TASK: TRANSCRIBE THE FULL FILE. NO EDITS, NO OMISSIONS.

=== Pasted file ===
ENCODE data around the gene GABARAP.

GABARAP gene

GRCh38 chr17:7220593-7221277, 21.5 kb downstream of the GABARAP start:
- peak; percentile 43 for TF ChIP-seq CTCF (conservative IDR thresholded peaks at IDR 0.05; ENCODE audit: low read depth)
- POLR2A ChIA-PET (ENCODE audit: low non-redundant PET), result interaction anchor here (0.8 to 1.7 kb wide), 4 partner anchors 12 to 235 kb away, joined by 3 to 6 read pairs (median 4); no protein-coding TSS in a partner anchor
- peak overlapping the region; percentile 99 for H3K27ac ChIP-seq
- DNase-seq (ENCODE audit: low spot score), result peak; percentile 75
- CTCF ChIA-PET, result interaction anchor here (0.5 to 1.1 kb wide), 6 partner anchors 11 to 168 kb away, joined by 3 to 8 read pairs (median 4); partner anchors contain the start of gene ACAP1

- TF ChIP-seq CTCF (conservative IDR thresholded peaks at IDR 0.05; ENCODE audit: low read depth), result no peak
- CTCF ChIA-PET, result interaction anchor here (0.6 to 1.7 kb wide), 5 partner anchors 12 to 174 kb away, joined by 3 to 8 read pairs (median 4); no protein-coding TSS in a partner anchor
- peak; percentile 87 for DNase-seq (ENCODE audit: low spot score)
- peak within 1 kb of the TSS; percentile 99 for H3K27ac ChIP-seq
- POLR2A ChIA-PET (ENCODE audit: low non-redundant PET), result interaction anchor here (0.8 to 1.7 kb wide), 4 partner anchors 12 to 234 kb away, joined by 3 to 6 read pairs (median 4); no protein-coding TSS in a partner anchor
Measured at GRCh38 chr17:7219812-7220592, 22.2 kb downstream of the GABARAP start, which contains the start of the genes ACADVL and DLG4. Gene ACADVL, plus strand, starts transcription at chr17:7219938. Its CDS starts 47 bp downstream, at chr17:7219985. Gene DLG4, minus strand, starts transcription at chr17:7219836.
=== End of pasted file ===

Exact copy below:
ENCODE data around the gene GABARAP.

GABARAP gene

GRCh38 chr17:7220593-7221277, 21.5 kb downstream of the GABARAP start:
- peak; percentile 43 for TF ChIP-seq CTCF (conservative IDR thresholded peaks at IDR 0.05; ENCODE audit: low read depth)
- POLR2A ChIA-PET (ENCODE audit: low non-redundant PET), result interaction anchor here (0.8 to 1.7 kb wide), 4 partner anchors 12 to 235 kb away, joined by 3 to 6 read pairs (median 4); no protein-coding TSS in a partner anchor
- peak overlapping the region; percentile 99 for H3K27ac ChIP-seq
- DNase-seq (ENCODE audit: low spot score), result peak; percentile 75
- CTCF ChIA-PET, result interaction anchor here (0.5 to 1.1 kb wide), 6 partner anchors 11 to 168 kb away, joined by 3 to 8 read pairs (median 4); partner anchors contain the start of gene ACAP1

- TF ChIP-seq CTCF (conservative IDR thresholded peaks at IDR 0.05; ENCODE audit: low read depth), result no peak
- CTCF ChIA-PET, result interaction anchor here (0.6 to 1.7 kb wide), 5 partner anchors 12 to 174 kb away, joined by 3 to 8 read pairs (median 4); no protein-coding TSS in a partner anchor
- peak; percentile 87 for DNase-seq (ENCODE audit: low spot score)
- peak within 1 kb of the TSS; percentile 99 for H3K27ac ChIP-seq
- POLR2A ChIA-PET (ENCODE audit: low non-redundant PET), result interaction anchor here (0.8 to 1.7 kb wide), 4 partner anchors 12 to 234 kb away, joined by 3 to 6 read pairs (median 4); no protein-coding TSS in a partner anchor
Measured at GRCh38 chr17:7219812-7220592, 22.2 kb downstream of the GABARAP start, which contains the start of the genes ACADVL and DLG4. Gene ACADVL, plus strand, starts transcription at chr17:7219938. Its CDS starts 47 bp downstream, at chr17:7219985. Gene DLG4, minus strand, starts transcription at chr17:7219836.